Accessibility policy of www.pamplona.es
Pamplona City Council intends its portal to be accessible and useful to the greatest possible number of people regardless of their personal or technological limitations.
To this end, we base ourselves on the application of and compliance with the Accessibility Guidelines or General Principles of Accessible Design established by the WAI (Web Accessibility Initiative) of the W3C (World Wide Web Consortium).
In its migration towards accessibility, Pamplona City Council adopts the following approach:
- Gradual migration in 2005 of the existing contents and services on the non-accessible portal www.pamplona.es towards accessibility level A.
- Development in 2006 of a version in which, insofar as possible, most of the contents and services are accessible to level AA.
- Progressive incorporation of new services and transformation of existing services in order to attain, insofar as possible, level AAA.
If you find a problem of accessibility or wish to make a comment or suggestion regarding this subject, do not hesitate to get in touch with us at: email@example.com
What is accessibility ?
Accessible Web pages are understood to be those which can be used correctly by the greatest possible number of people with all degrees of accessibility.
Why is it important to make Web pages accessible?
People, particularly those with some kind of disability, have difficulty using the Internet due to various obstacles found on Web pages and the applications used: browsers, multimedia devices, screen readers, voice synthesisers, etc.
Some examples of the problems users find on Web pages are:
- Images without alternative text
- Absence of alternative text on image maps
- Incorrect use of elements which form the page
- Sounds without subtitles or images without descriptions.
- Lack of alternatives for users with browsers which do not support frames, scripts or applets.
- Tables which cannot be interpreted properly when read linearly
- Pages with poor colour contrast
Which users benefit from accessible pages?
The relationship between accessibility and disability is not direct. On the one hand, not all disabilities affect Internet access (for example, difficulty walking); on the other hand, there are problems which hinder access, but are not considered disabilities (for example, difficulty reading small letters). Additionally, not all Internet users have updated versions of all the programmes and devices available. Consequently, there are users with:
- devices such as voice translators, Braille, without sound cards or text-mode browsers.
- difficulty distinguishing colours or users with monochrome systems.
- sight problems which require the Web site font size to be enlarged.
- photosensitive epilepsy.
- outdated browsers or very new, but not widespread browsers, or who have disabled certain services on their browsers.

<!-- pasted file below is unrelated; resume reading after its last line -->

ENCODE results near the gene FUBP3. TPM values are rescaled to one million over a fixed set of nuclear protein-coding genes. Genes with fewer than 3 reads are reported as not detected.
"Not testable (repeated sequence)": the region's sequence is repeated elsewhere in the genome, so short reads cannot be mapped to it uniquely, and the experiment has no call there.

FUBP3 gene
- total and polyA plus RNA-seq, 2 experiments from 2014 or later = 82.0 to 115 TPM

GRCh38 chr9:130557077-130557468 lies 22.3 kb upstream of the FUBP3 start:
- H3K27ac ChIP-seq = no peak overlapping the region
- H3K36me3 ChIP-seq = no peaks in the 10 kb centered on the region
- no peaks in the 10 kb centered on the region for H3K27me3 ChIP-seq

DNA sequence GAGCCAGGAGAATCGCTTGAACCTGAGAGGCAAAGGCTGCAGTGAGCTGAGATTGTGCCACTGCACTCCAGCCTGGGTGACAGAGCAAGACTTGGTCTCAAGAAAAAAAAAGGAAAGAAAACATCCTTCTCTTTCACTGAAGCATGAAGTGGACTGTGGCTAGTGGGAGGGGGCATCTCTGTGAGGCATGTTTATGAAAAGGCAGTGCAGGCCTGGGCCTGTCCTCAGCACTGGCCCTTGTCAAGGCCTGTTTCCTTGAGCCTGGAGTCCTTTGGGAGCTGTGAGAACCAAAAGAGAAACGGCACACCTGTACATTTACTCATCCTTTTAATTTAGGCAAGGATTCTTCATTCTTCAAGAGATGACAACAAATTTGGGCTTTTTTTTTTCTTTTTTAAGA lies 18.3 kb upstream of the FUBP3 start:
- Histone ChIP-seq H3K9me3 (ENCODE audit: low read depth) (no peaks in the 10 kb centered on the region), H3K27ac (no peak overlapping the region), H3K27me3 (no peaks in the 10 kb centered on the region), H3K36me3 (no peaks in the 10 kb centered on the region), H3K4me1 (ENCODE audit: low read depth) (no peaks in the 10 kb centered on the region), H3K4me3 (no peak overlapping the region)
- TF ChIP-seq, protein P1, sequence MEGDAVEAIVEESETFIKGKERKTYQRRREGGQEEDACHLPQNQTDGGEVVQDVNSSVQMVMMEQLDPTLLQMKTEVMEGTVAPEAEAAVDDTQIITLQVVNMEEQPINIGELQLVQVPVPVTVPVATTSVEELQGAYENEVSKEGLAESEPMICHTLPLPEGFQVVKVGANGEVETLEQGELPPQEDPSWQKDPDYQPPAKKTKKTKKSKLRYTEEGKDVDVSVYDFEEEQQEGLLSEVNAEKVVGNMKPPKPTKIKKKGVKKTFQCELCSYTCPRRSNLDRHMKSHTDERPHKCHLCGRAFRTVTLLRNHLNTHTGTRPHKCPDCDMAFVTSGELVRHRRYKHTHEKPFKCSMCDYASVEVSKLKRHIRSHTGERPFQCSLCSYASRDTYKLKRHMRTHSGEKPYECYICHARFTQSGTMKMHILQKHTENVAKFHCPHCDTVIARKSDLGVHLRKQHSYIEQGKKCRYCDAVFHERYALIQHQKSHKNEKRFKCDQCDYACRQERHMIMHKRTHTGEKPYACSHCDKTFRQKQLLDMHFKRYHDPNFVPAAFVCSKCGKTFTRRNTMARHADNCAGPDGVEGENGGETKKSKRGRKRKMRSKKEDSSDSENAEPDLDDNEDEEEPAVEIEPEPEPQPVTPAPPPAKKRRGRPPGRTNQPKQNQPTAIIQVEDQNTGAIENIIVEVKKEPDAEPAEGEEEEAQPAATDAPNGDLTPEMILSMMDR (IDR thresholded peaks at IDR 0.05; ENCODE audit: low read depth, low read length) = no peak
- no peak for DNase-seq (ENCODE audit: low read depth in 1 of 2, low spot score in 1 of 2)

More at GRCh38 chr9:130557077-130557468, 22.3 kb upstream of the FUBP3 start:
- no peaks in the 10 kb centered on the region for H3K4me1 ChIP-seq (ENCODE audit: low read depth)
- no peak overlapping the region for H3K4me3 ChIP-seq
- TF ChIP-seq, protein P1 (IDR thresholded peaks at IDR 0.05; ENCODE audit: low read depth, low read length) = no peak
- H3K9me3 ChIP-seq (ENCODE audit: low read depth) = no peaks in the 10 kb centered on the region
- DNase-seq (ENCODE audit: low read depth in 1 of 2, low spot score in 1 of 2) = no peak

- motor difficulties which mean they are unable to interact with moving objects.
- a device other than a mouse
- screens of sizes other than standard PC screens (mobile phones, Palms, etc.)
- cognitive difficulties.
In general, all Internet users benefit from accessible pages because they are easy to use and trouble-free.
What are the W3C and the WAI?
The W3C (World Wide Web Consortium) is a neutral body which oversees the development of the Internet and its standards.
The WAI (Web Accessibility Initiative) is a work group on Accessibility created by the W3C.
In May 1999, this group published the Web Content Accessibility Guidelines, a document which contains accessibility guidelines to comply with up to 3 different levels (Level A, priority 1, Level AA, priority 2, and Level AAA, priority 3). It also created content checklists for the guidelines and techniques to comply with these guidelines.
What do the guidelines of accessibility consist of?
The Web Content Accessibility Guidelines are based on 14 general guidelines (later divided into 65 points), forming the general principles for accessible design.
These guidelines are aimed at Web site designers, those who check Web sites to verify their accessibility and organisations which wish to make their sites accessible or are interested in permitting people with disabilities access to the information on their sites.
What level of accessibility does this Web site have?
www.pamplona.es complies with level AA.
As the portal is multilingual, the language it is presently in is indicated at the beginning of each page. Changes in language are indicated by span elements, although the amount of different data sources used to make this Web site means that odd words in languages other than the declared language may appear unidentified through error or omission.